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The rapid rise of Germany’s homegrown Islamist movement is sparking fears that it will soon turn Germany into the next European focal point of Islamic terrorism. Two recently failed plots by German Islamists to launch chemical attacks have only heightened those concerns.
Last week German authorities arrested two Islamists on suspicion of planning a chemical attack on the German capital of Berlin. The two men, one a German of Lebanese descent and the other from Gaza, had been detained after purchasing large quantities of chemicals, including cooling elements and acids used in the agriculture industry.
In April 2011 German police had thwarted a similar planned chemical attack. In that case German police arrested three German Islamists in Dusseldorf, all of whom were suspected of having links to al-Qaeda. The discovery of the Dusseldorf terror cell had been gleaned from documents uncovered in the raid on Osama Bin Laden’s quarters in Abbottabad, Pakistan.
Both incidents have served to underscore the growing determination of German Islamists to inflict upon Germany the same type of devastating terrorist attacks suffered by the United States, Britain and Spain.
That pessimistic view was on stark display when German Interior Minister Hans-Peter Friedrich recently claimed that 1,000 potential Islamist terrorists were residing in Germany. According to Friedrich, 128 of them were considered highly dangerous, with many having received training in terrorist camps in Afghanistan and Pakistan.
In addition to Freidrich’s claim, recent reports from the Bundesamt für Verfassungsschutz (BfV), Germany’s domestic intelligence agency, cite an estimated 29 Islamist groups with over 34,000 members currently operating in Germany, groups whose overriding goal is the establishment of a Sharia-state in Germany.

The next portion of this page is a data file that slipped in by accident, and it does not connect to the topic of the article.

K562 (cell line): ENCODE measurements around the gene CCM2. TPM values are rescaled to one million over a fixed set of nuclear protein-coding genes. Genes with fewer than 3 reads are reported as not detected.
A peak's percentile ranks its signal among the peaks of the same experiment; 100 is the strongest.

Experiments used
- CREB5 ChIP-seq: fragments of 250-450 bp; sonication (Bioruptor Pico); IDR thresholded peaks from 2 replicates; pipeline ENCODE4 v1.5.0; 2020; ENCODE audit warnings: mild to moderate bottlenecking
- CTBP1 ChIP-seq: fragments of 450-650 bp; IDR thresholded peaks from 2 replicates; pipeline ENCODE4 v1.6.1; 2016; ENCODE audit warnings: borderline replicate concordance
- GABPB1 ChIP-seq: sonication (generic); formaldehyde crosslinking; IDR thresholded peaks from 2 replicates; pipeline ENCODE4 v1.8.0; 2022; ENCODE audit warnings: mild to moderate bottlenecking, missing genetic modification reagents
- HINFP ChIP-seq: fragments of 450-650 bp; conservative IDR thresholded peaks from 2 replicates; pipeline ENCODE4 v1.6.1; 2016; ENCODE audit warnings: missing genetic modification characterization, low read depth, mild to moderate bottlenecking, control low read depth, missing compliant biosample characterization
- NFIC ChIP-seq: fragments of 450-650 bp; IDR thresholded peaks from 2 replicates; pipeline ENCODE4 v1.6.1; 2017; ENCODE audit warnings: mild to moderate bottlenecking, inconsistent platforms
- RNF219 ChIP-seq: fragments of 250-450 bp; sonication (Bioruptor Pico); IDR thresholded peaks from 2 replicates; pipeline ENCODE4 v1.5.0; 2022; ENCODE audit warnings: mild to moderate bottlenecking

The members of these Islamist groups are comprised mostly of young Muslim men under age 30, the majority of whom are unemployed and possess criminal records. According to a BfV spokesman, they are also prone to “rapid radicalization patterns” and possess a “high willingness to use force.”
Of course, membership in an Islamic organization isn’t the only path to would-be terrorist. There are a number of potential “lone wolf” terrorists wandering about Germany, those self-radicalized individuals who are unaffiliated with any organization.
In either case, both groups are all being encouraged to commit terrorist acts by an avalanche of online German-language Islamist propaganda. Most of the online propaganda is generated outside of Germany, with much of it originating from Pakistan’s North Waziristan region, the notorious home to both al-Qaeda and Taliban insurgents. In fact, many of these internet jihadists are German-speaking members of the Islamic Movement of Uzbekistan (IMU), a Central Asian militant group that actively recruits in Europe.
However, the internet still provides its local German jihadist voices. In June Harry Machura, a 19-year-old convert to Islam, was arrested for operating a German-language jihadist website called Islamic Hacker Union (IHU) that, among other things, sought the recruitment of suicide bombers. Machura, aka Isa Al Khattab, was also accused of supporting al-Qaeda linked terror groups, including the IMU and the Islamic State of Iraq (ISI).
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